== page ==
Lucky for High Times, there are numerous disclaimers within the offering that there is no guarantee that the stock will ever trade.
With snow on the ground and a whisper of spring in the air, it means it is time for High Times to make their annual announcement of going public.
It all started in 2018 when High Times declared it would be listed on the acclaimed NASDAQ with a flurry of fanfare including an article on the NASDAQ website. To be listed on the NASDAQ National Market, a company must have net tangible assets of $6 million and net income in the latest fiscal year or two of the past three fiscal years of $1 million. Notable companies include Apple, Airbnb, DraftKings, Robinhood, JetBlue and more. Big companies can also listed on the New York Stock Exchange (NYSE). The fall brought a quick and curious incident where the company announced and then quietly retreated from taking crypto currency.
As 2018 closed and 2019 started, Adam Levin, High Times executive chairman, shared with Marijuana Business Daily the company was still seeking a NASDAQ listing and that it would be “foolish” to look at alternatives. Two months later, the company announced they were ditching NASDAQ in favor of OTC (over the counter). The company revealed they had been unable to raise the needed equity of $50 million.
RELATED: Hard Times For High Times
In a very public effort, the company crowdsourced investors and ballooned their shareholders to over 23,000 by allowing people to invest under $150. CEO Kraig Fox stated the offering was highly successful despite some criticizing they allowed small investors to put their purchase on their credit card. At $150 a pop, that’s about equal to dinner for four with drinks at Outback Steakhouse. Around the same time, it become public they were in a lawsuit over payments for their recent purchase of Culture Magazine.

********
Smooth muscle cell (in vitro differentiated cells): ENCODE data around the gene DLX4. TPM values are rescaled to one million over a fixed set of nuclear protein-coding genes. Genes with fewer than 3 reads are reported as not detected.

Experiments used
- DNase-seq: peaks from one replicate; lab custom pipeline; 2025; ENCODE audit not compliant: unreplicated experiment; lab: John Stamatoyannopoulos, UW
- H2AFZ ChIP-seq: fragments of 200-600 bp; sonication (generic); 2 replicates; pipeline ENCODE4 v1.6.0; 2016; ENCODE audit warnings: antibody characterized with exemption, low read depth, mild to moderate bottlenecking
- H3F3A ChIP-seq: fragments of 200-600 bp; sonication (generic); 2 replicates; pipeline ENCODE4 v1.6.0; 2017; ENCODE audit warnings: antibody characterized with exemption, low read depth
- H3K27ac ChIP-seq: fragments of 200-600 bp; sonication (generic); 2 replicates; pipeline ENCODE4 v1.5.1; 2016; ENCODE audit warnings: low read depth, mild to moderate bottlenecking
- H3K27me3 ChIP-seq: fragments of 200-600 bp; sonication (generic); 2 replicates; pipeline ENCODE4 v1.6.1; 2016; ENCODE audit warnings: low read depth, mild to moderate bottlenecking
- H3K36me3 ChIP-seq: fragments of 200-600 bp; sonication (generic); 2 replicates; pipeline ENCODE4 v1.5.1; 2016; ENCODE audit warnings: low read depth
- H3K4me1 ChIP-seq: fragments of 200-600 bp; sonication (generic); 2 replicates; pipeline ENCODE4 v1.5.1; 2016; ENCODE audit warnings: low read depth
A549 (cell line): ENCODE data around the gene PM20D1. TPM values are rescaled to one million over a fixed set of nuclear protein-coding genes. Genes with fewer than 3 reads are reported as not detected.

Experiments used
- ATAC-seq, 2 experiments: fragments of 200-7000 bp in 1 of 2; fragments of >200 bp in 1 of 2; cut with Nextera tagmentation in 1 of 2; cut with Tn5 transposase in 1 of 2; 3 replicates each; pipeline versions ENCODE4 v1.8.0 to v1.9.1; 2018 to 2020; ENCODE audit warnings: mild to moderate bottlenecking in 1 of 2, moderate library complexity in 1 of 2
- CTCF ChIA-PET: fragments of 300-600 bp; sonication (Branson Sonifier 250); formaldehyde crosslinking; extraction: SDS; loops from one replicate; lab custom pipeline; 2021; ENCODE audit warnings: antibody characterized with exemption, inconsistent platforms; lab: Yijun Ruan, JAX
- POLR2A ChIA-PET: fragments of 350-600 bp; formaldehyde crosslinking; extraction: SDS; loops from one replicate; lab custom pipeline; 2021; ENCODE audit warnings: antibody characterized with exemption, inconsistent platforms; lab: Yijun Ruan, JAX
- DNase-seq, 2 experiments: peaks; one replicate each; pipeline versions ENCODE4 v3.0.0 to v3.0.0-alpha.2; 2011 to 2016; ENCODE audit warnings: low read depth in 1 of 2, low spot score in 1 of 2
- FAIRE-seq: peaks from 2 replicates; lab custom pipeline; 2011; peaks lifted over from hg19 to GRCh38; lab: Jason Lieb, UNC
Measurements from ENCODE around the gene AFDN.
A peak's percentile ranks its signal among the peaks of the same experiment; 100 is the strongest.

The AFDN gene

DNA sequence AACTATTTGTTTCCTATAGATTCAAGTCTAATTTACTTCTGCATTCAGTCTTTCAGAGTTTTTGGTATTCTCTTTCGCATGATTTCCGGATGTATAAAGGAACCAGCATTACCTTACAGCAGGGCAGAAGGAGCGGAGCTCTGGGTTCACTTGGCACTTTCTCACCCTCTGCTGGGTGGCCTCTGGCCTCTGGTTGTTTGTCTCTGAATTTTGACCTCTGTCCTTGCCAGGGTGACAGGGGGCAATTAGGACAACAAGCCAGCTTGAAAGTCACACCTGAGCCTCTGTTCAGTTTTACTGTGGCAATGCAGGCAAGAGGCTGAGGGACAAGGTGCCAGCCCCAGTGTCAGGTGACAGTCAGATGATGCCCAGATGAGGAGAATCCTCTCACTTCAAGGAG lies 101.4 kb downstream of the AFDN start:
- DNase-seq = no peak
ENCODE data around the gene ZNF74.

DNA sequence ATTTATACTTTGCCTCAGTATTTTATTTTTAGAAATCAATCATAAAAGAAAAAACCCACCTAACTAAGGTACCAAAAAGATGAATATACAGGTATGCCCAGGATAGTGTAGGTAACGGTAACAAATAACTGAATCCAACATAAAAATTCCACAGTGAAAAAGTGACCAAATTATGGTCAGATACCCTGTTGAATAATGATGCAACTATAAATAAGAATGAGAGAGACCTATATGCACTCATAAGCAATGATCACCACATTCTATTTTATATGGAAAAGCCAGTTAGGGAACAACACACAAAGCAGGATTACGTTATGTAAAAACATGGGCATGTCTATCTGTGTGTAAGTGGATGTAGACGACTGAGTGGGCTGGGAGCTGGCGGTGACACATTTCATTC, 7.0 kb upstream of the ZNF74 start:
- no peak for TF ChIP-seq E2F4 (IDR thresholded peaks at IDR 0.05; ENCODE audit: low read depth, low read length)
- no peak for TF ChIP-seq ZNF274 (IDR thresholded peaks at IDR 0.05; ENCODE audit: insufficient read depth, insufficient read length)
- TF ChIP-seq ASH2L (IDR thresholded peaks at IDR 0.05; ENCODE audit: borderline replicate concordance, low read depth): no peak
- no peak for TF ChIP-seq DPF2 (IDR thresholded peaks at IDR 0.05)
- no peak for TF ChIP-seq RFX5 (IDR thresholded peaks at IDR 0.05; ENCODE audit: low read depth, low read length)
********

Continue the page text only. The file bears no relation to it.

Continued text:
When 2020 arrived, COVID was on the brink, and High Times had a new CEO, Stormy Simon replacing Fox. In May, Chairman Levine announced Peter Hovath as the new CEO after the stormy tenure of Simon. In February, the Financial Industry Regulatory Authority (FINRA) granted the company the HITM stock ticker symbol, the last regulatory hurdle it needed to clear before High Times shares could begin trading on the OTC market.
Despite the development, nothing happened. In June, Green Entrepreneur reported the company hadn’t filed its annual report and the company SEC informed them, they were supposed to halt sales of shares in the company.
The year 2021 saw the globe hoping COVID was in the rearview mirror and High Times investors surpassed 30,000. A large number were waiting to cash in on the unknown public value of the company. In February, CEO Hovath shared with Cheddar, “Well, we’re definitely going public this year”. He then commented April 20 (420) is a notable date in the industry.
“Lucky for High Times there are numerous disclaimers within the offering that there is no guarantee that the stock will ever trade. Unfortunately for some of these small investors, they don’t read the offering documents that well,” says Debra Borchardt, executive editor of Green Market Report. “These disclaimers often protect the company, which is why this language gets included in offering documents. It will be a shame if it never goes public because a lot of hopeful investors will be disappointed.”
After four years, you wonder when they will have an IPO. In many cultures including Las Vegas, 7 is a lucky number.